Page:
Author: Katherine Arden
Genres: Fantasy, Young Adult, Historical Fantasy
Read: Nov. 2017
Well this was disappointing.
I have mixed feelings about how to rate it because the writing really was quite good and Arden created a very good sense of atmosphere in the novel. But the story just dragged on and on!
I found it hard to get into the plot and honestly for the first third of the novel I didn’t even really know what the plot was. The Bear and the Nightingale is set in this medieval version of Russia and focuses on the life of a young girl, Vasya, growing up in cold, northern, Rus. The story begins with her mother dying in childbirth and her nurse plying her with stories and fairytales about the spirits of the village.
The villagers believe in a number of different spirits – which I initially found very confusing because Arden never really explains them – and they leave gifts and sacrifices to the spirits in exchange for the protection of their village. Vasya is special because she can actually see the spirits – no one else can, they just trust in their existence.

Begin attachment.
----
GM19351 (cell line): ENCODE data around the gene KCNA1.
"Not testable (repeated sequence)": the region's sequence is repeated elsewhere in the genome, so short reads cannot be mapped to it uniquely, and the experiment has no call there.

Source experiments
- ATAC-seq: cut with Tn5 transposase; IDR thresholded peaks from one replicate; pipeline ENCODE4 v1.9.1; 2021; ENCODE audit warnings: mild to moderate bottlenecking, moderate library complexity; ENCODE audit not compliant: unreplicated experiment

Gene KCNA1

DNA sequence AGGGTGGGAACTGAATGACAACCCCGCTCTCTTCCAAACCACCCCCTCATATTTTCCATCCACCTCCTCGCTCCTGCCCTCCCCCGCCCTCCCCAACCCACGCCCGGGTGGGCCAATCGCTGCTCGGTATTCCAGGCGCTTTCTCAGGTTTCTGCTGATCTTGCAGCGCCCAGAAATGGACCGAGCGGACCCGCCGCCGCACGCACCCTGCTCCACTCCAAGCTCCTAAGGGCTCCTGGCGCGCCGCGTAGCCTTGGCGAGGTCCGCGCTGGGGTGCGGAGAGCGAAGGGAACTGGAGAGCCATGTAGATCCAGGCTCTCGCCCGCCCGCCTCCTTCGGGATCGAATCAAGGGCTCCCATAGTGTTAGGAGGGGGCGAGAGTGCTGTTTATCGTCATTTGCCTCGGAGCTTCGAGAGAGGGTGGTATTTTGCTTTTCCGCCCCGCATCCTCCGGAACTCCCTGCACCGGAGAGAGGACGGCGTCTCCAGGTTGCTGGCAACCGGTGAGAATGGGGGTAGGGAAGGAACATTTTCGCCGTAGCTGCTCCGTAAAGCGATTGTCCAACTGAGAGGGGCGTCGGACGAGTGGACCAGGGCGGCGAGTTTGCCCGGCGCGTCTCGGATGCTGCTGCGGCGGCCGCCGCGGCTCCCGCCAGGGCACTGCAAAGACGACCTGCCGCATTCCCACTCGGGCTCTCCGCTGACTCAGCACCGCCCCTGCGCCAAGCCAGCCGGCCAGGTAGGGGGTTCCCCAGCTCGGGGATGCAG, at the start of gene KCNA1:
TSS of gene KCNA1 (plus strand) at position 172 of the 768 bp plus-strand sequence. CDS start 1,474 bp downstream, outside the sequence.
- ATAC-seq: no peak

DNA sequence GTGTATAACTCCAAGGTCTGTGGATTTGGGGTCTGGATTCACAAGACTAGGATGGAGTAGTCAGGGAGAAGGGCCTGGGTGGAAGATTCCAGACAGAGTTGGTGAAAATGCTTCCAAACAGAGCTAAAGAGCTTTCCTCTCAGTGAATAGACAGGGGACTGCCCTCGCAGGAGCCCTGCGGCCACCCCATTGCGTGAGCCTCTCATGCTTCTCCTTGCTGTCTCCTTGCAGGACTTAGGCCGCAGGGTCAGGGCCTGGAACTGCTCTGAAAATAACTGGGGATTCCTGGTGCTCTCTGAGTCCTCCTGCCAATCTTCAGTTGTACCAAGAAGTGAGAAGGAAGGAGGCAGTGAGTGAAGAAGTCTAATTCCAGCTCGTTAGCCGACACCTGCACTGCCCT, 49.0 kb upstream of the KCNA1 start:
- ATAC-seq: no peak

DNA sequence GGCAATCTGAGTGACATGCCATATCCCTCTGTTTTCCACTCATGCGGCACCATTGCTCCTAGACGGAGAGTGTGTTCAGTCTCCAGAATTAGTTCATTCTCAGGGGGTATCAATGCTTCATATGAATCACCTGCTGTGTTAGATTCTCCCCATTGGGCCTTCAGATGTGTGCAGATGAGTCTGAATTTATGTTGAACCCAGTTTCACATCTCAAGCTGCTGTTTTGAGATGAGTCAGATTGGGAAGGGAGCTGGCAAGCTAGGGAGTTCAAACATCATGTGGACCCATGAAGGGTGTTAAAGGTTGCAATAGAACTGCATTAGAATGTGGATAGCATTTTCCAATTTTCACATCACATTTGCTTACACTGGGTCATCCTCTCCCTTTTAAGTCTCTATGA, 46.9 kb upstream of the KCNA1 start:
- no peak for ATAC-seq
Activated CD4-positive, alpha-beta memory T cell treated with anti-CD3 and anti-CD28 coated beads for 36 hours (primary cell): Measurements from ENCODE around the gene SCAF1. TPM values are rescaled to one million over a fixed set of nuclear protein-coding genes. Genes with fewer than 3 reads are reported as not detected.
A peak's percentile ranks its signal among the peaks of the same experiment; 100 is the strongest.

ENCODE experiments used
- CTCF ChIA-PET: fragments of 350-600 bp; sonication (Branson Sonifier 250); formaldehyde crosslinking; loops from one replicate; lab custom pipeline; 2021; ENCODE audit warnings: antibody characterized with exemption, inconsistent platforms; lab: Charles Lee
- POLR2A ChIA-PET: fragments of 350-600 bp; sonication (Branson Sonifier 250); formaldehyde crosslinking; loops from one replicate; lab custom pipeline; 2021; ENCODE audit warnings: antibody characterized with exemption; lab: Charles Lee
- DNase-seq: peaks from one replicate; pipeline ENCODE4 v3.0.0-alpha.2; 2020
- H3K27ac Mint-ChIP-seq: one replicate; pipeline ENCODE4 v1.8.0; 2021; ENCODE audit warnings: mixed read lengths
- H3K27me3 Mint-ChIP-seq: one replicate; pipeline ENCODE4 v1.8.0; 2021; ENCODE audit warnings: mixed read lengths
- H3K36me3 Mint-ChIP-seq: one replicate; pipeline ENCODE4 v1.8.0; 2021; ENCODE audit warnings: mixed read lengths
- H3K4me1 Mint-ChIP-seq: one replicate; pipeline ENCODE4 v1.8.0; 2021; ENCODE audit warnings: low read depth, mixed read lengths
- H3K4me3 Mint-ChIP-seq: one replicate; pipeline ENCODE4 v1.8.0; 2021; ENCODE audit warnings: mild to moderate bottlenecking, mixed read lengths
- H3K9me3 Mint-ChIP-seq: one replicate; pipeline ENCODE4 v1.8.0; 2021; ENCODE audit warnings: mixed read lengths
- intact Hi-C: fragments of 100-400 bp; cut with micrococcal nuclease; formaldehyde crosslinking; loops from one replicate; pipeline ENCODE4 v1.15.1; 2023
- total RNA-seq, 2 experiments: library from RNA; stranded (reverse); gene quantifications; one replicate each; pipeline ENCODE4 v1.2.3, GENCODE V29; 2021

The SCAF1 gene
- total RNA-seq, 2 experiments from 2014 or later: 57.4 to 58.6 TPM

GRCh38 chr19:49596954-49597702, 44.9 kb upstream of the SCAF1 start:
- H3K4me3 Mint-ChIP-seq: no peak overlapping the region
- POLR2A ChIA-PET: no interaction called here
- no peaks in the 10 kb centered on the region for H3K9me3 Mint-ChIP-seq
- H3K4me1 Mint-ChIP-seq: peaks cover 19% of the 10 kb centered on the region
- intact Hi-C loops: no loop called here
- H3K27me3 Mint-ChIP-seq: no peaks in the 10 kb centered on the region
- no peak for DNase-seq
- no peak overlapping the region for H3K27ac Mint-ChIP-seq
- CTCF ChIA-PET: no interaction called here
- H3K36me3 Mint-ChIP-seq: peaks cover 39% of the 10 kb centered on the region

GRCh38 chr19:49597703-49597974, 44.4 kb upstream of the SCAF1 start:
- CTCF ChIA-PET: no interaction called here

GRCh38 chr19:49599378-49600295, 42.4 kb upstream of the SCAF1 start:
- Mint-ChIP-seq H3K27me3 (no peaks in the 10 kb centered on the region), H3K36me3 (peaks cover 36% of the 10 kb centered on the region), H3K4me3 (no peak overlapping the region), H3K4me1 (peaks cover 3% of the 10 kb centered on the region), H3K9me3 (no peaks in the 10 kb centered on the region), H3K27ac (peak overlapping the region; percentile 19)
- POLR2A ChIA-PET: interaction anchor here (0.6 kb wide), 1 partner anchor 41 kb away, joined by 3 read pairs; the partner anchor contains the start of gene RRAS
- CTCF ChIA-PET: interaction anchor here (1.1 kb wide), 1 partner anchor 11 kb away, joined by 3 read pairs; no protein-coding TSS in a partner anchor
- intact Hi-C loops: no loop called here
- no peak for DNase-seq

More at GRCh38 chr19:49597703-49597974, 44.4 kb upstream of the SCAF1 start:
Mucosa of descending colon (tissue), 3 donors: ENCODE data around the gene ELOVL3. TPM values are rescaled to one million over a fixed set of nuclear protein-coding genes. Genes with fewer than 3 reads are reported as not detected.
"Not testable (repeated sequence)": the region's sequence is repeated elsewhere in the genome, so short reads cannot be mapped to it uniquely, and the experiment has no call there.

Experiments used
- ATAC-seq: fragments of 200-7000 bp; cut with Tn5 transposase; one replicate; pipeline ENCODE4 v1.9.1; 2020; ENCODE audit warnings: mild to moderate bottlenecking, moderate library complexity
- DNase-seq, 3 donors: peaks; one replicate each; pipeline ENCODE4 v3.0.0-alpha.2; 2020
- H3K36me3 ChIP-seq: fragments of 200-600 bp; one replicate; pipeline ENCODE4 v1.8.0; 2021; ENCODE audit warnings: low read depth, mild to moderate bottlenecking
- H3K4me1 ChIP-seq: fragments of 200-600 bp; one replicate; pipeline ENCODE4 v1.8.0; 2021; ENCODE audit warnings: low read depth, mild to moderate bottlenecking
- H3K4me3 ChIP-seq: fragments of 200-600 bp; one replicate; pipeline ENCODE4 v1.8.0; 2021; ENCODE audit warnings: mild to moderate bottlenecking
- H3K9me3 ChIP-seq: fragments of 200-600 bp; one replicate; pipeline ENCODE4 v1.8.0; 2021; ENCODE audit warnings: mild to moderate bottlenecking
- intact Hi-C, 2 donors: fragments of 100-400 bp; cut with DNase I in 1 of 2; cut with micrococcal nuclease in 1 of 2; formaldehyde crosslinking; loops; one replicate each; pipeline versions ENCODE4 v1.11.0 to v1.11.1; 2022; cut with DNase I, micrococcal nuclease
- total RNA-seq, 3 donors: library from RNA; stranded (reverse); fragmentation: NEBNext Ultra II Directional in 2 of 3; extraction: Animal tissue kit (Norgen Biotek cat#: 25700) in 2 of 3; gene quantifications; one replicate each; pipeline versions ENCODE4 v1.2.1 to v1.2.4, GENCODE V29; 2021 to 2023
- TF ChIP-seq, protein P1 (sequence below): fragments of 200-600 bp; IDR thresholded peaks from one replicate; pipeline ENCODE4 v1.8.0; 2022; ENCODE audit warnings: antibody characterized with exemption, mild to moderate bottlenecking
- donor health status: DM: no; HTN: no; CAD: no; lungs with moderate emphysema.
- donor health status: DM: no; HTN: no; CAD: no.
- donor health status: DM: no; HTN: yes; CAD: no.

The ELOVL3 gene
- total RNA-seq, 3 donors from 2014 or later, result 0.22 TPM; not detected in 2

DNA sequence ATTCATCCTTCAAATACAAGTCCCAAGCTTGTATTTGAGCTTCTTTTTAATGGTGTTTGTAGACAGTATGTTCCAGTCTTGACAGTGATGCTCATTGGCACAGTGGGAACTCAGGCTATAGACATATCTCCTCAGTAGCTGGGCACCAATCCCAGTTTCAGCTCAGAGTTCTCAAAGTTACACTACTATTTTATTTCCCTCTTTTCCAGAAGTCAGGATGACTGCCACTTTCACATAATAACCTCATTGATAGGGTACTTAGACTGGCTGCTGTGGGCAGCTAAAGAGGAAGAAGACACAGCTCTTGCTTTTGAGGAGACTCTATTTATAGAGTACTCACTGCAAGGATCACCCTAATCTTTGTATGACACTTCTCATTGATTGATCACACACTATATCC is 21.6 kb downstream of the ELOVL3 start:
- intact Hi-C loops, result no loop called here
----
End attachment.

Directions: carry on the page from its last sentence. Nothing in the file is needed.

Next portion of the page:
The story finally gets going when the priest Konstantin shows up in the village and sees it as his task to convert the entire village to Christianity and save them from the demons. Vasya attends church out of duty, but continues to keep the old ways and Konstantin becomes determined to “save” her.
I did find the conflict between Konstantin and Vasya (Christianity and the old ways) interesting and very reminiscent of how colonizers and missionaries were determined to convert colonies to their ways and beliefs. But overall the story just felt too disjointed for me. Arden provided way too much background on Vasya’s childhood and I found the whole bear and winter-demon thing really confusing. Maybe I just didn’t get it, but I need some more context about where the bear came from and why the hell he cares about Vasya. It just all felt very contrived and too easily resolved at the end.
Overall I just thought it was weird and I never really got into it. A+ for the cover art, but I may take a pass on the rest of this series.